Primary Source loses TCU recognition


The Tufts Community Union (TCU) Judiciary last month derecognized the Primary Source due to the conservative publication’s inactivity and low membership this year.

The journal has also been reported to the Dean of Student Affairs and the Office for Campus Life for submitting a membership list for re-recognition that contained the names of students uninvolved with the Source, according to Judiciary Chair Adam Sax.

“Not only did they have a membership list that was very low, but they actually, in our eyes, forged a document,” Sax, a graduating senior, said.

After receiving a recognition application from the Source listing only four members, the

Judiciary requested an amended version of the document including the members’ phone numbers as per standard practice, Sax said.

“When we called those four numbers, no one seemed to know why they were on that list and were totally unaffiliated with the Source,” he said.

The Source can continue to publish the journal, Sax said, but derecognition means that the publication is barred from using the Tufts name, accessing TCU funding, reserving space on campus or utilizing the Media Advocacy Board Lab to print issues.

The nearly 31-year-old Source will continue publication in the fall despite derecognition, according to Austin Berg, a former Primary Source business manager and associate editor who plans to take over the publication next year.

“I believe that the Source has been a crucial part of Tufts’ political dialogue for the past three decades and offers a deserved voice to those who don’t fit into traditional, left-wing, right- wing or left vs. right-wing ethical and political debates,” Berg, a junior, told the Daily in an email.

However, Source members declined to comment on how they would fund publication without their Senate budget, which stood at $11,802 for Fiscal Year 2013. 

Former Primary Source editor-in-chief Christopher Piraino, a rising senior, said the Source has seen a steady decline in membership over the past few years, in part because of the journal’s right-leaning views on a mostly liberal campus.

“It’s just been the trend, as far as picking up new members,” he said. “I mean, it’s a minority viewpoint … just not enough people picking it up over the years.”

The Judiciary uses 15 members as a benchmark in determining groups’ recognition status but makes exceptions on a case-by-case basis, Sax said.

“It’s a holistic process. It’s kind of like college admissions,” he said. “Membership is part of it, but if you’re a 10-person group and you do a lot on campus, host a lot of events, most likely we’re not going to derecognize you.”

When notified of the derecognition on April 11, The Source’s editorial board decided not to appeal to the Committee on Student Life (CSL), Piraino said. 

The Source can no longer overturn the decision because appeals to the CSL are due 10 days after receipt of the derecognition email, Sax added.

“We talked among a small group of us that run [The Source],” Piraino said. “We basically decided it wouldn’t be worth it to do it. We decided to go along with it.”

Sax said the Source can apply for new-group recognition in the fall but emphasized that they will face obstacles as a result of the fraud in their rerecognition application.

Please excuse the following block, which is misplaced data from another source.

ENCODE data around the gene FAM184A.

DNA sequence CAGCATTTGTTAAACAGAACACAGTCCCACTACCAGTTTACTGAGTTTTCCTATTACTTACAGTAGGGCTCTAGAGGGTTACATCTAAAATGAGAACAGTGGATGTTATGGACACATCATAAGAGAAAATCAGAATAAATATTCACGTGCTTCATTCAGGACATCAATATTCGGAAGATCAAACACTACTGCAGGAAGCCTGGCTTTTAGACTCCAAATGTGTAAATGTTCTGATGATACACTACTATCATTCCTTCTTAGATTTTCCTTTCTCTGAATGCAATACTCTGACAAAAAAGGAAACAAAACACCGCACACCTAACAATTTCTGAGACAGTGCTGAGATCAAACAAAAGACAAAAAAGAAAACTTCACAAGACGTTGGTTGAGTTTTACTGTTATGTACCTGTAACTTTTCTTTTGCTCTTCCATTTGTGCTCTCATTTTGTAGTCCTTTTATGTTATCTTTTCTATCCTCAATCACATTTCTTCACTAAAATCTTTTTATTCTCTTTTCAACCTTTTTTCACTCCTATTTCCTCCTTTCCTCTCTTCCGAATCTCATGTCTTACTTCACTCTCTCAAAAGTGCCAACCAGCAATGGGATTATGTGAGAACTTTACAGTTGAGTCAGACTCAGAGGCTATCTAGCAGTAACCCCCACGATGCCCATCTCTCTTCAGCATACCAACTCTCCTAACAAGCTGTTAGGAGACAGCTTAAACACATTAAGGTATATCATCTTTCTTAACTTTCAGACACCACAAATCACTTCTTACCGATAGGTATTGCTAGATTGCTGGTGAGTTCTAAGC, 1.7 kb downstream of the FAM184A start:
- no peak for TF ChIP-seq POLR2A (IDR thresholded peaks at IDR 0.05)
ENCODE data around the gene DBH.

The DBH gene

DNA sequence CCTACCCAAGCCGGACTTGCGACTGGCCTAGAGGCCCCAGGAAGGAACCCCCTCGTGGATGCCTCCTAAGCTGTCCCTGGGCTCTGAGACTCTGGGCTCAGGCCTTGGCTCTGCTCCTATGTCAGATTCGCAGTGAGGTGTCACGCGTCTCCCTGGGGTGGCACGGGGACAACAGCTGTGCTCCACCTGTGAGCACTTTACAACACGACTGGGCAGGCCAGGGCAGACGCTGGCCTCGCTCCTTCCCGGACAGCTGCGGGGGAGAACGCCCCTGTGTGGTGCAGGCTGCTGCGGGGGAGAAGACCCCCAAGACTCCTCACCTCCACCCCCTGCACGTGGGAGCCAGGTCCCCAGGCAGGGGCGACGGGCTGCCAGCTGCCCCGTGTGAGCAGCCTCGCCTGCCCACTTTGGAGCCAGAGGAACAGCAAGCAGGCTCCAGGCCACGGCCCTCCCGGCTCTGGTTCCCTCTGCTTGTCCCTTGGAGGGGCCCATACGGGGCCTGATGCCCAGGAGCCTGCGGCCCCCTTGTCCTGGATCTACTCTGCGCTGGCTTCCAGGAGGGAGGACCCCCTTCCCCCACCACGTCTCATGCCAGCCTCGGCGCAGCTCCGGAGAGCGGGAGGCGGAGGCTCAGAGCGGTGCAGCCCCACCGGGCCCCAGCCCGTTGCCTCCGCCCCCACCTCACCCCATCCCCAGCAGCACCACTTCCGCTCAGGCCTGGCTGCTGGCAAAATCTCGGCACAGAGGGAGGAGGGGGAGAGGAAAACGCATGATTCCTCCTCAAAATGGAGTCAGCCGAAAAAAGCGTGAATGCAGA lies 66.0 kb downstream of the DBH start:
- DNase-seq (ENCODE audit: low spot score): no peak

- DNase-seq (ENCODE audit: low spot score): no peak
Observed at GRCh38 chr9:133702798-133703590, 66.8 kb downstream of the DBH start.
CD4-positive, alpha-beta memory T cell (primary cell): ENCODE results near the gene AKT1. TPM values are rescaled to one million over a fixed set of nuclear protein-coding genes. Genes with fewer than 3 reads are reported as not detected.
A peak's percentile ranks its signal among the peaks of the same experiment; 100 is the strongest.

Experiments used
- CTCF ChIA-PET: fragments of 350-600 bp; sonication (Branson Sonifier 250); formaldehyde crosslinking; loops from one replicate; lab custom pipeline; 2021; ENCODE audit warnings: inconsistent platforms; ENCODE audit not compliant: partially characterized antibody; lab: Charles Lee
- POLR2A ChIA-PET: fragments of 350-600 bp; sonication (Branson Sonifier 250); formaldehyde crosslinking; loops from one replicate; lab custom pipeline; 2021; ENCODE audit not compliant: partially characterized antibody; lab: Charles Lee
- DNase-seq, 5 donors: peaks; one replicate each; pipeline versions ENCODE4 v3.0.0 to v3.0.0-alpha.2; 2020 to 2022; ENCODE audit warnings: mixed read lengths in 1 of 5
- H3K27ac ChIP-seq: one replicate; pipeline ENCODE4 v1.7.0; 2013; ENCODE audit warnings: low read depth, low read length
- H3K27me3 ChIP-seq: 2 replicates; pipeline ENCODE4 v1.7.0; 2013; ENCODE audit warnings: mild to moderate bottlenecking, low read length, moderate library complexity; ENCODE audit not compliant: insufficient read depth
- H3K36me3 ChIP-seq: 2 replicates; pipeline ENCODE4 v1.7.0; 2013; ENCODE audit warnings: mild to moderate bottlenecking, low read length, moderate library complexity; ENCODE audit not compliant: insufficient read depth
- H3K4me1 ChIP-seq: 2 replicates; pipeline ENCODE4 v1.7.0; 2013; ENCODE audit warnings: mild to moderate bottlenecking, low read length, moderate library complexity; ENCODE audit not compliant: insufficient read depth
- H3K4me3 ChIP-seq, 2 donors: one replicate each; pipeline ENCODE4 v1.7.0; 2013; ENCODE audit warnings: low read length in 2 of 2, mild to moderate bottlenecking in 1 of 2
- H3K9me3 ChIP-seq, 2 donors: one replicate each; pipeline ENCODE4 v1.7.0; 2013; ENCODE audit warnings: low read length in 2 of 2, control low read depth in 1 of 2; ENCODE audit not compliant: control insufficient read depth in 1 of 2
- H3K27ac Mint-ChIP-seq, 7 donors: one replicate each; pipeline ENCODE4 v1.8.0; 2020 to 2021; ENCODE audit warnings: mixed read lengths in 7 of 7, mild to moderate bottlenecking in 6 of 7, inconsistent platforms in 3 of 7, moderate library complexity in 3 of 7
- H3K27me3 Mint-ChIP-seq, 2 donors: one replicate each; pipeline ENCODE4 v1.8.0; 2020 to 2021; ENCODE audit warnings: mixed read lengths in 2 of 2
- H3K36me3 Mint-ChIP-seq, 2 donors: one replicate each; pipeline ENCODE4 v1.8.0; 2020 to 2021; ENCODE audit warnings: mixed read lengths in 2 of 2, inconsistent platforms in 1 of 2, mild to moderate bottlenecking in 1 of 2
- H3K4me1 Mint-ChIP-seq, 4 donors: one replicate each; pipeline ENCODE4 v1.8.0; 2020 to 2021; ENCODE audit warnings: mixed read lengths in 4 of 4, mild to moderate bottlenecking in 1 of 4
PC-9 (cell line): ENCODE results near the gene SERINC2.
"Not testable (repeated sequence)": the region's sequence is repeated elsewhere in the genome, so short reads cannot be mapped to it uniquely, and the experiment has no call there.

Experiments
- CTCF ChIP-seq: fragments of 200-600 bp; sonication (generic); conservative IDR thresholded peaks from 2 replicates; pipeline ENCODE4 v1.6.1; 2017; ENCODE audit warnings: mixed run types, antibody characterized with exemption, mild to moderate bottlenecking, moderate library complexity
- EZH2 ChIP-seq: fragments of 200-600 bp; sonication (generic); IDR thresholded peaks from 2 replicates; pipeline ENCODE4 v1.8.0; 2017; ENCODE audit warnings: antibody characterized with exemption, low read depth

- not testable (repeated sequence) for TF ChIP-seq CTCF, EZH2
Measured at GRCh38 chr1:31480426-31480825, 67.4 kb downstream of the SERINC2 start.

“This is a case not only of derecognition, but of fraudulent behavior that has been reported to the Dean of Student Affairs and the OCL and will be kept on record by the Judiciary,” he said. “So should they come back, they will have to answer for those actions.”

Berg said that concerns about the group’s membership stemmed from a miscommunication between Piraino and the Judiciary.

“The context surrounding that breakdown is currently being discussed with the CSL,” Berg said.

The derecognition follows an unrelated incident in December 2012, when The Source published a controversial Christmas caro” satirizing a sexual assault awareness event on campus called “Take Back the Night.”

In an email statement sent to the Daily on Dec. 13, Piraino apologized for the “editorial oversight” and announced that The Source would enter a one-semester self-imposed suspension.

The offensive carol had been reprinted verbatim from the template of a 1999 issue, Piraino said, noting that the staff reviewed their editorial practices and updated The Source’s issue templates during their suspension this semester.

“The main thing we did was we created actual templates for the Source to use instead of using old copies, which caused the problem,” he said. “Then we kind of took a break from it to clear our heads.”

“The frustration and embarrassment I felt after that incident will be the driving factors in ensuring such an oversight won’t happen again,” Berg added.

The Source’s allocated budget included funds for 11 issues, and Sax noted that The Source’s self-imposed suspension was not a Judiciary-approved procedure, so the lapse in publication came across as inactivity in the body’s eyes.

“[The Source] produced this year one tiny, skinny periodical at the beginning of the semester and then disappeared without ever contacting us with why they’re disappearing,” he said. “There were rumors that they were taking a self-imposed suspension. That doesn’t exist.”

Even following a semester-long absence, Berg expressed confidence that The Source’s alumni support and editorial team will restore the journal’s presence on campus.

“I’m very excited to get The Source back into the hands of Tufts students and am grateful for the opportunity to do so,” he said. “We will continue to impact campus dialogue, we will continue to offer a critical, unique perspective and we will continue to grow.”